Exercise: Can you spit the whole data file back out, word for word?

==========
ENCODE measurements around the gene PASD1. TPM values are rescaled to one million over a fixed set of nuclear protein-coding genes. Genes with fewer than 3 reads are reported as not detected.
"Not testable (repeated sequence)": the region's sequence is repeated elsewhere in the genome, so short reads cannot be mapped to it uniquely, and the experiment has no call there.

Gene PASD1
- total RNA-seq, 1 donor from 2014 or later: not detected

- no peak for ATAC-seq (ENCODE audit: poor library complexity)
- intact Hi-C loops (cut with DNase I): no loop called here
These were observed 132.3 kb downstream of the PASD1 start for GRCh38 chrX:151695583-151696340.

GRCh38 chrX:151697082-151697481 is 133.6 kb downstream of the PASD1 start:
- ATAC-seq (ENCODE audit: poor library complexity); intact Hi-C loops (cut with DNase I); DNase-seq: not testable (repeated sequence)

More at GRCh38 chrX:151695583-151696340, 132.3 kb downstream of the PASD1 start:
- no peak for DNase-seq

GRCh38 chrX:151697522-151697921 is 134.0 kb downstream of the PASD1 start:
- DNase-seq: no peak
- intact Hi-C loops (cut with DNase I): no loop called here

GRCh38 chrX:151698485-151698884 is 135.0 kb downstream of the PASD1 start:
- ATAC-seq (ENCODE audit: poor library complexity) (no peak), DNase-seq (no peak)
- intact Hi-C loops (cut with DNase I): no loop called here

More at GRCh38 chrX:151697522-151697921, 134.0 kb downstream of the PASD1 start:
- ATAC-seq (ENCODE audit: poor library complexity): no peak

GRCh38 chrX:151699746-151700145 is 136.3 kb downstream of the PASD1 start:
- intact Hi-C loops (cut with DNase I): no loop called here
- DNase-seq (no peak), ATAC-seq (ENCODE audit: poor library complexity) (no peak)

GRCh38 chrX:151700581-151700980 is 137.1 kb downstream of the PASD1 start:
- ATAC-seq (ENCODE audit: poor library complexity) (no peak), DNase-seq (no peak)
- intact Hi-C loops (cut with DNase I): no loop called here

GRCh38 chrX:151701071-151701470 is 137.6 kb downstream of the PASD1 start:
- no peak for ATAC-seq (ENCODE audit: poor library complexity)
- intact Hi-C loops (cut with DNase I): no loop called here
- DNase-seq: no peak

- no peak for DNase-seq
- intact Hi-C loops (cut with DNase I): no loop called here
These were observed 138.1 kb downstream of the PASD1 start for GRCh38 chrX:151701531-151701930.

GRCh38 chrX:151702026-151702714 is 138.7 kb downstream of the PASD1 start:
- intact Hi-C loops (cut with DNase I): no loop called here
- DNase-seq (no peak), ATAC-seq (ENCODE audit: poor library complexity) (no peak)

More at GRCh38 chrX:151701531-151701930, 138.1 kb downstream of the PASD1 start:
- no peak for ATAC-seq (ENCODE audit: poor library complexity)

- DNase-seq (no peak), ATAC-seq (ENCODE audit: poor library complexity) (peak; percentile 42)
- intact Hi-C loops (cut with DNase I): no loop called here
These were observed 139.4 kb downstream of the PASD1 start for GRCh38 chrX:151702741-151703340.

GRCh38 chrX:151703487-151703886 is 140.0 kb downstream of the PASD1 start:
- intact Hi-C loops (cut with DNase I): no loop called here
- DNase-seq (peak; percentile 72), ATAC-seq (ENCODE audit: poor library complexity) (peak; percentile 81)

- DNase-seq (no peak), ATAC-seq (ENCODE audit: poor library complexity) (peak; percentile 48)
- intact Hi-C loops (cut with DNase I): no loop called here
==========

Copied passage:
ENCODE measurements around the gene PASD1. TPM values are rescaled to one million over a fixed set of nuclear protein-coding genes. Genes with fewer than 3 reads are reported as not detected.
"Not testable (repeated sequence)": the region's sequence is repeated elsewhere in the genome, so short reads cannot be mapped to it uniquely, and the experiment has no call there.

Gene PASD1
- total RNA-seq, 1 donor from 2014 or later: not detected

- no peak for ATAC-seq (ENCODE audit: poor library complexity)
- intact Hi-C loops (cut with DNase I): no loop called here
These were observed 132.3 kb downstream of the PASD1 start for GRCh38 chrX:151695583-151696340.

GRCh38 chrX:151697082-151697481 is 133.6 kb downstream of the PASD1 start:
- ATAC-seq (ENCODE audit: poor library complexity); intact Hi-C loops (cut with DNase I); DNase-seq: not testable (repeated sequence)

More at GRCh38 chrX:151695583-151696340, 132.3 kb downstream of the PASD1 start:
- no peak for DNase-seq

GRCh38 chrX:151697522-151697921 is 134.0 kb downstream of the PASD1 start:
- DNase-seq: no peak
- intact Hi-C loops (cut with DNase I): no loop called here

GRCh38 chrX:151698485-151698884 is 135.0 kb downstream of the PASD1 start:
- ATAC-seq (ENCODE audit: poor library complexity) (no peak), DNase-seq (no peak)
- intact Hi-C loops (cut with DNase I): no loop called here

More at GRCh38 chrX:151697522-151697921, 134.0 kb downstream of the PASD1 start:
- ATAC-seq (ENCODE audit: poor library complexity): no peak

GRCh38 chrX:151699746-151700145 is 136.3 kb downstream of the PASD1 start:
- intact Hi-C loops (cut with DNase I): no loop called here
- DNase-seq (no peak), ATAC-seq (ENCODE audit: poor library complexity) (no peak)

GRCh38 chrX:151700581-151700980 is 137.1 kb downstream of the PASD1 start:
- ATAC-seq (ENCODE audit: poor library complexity) (no peak), DNase-seq (no peak)
- intact Hi-C loops (cut with DNase I): no loop called here

GRCh38 chrX:151701071-151701470 is 137.6 kb downstream of the PASD1 start:
- no peak for ATAC-seq (ENCODE audit: poor library complexity)
- intact Hi-C loops (cut with DNase I): no loop called here
- DNase-seq: no peak

- no peak for DNase-seq
- intact Hi-C loops (cut with DNase I): no loop called here
These were observed 138.1 kb downstream of the PASD1 start for GRCh38 chrX:151701531-151701930.

GRCh38 chrX:151702026-151702714 is 138.7 kb downstream of the PASD1 start:
- intact Hi-C loops (cut with DNase I): no loop called here
- DNase-seq (no peak), ATAC-seq (ENCODE audit: poor library complexity) (no peak)

More at GRCh38 chrX:151701531-151701930, 138.1 kb downstream of the PASD1 start:
- no peak for ATAC-seq (ENCODE audit: poor library complexity)

- DNase-seq (no peak), ATAC-seq (ENCODE audit: poor library complexity) (peak; percentile 42)
- intact Hi-C loops (cut with DNase I): no loop called here
These were observed 139.4 kb downstream of the PASD1 start for GRCh38 chrX:151702741-151703340.

GRCh38 chrX:151703487-151703886 is 140.0 kb downstream of the PASD1 start:
- intact Hi-C loops (cut with DNase I): no loop called here
- DNase-seq (peak; percentile 72), ATAC-seq (ENCODE audit: poor library complexity) (peak; percentile 81)

- DNase-seq (no peak), ATAC-seq (ENCODE audit: poor library complexity) (peak; percentile 48)
- intact Hi-C loops (cut with DNase I): no loop called here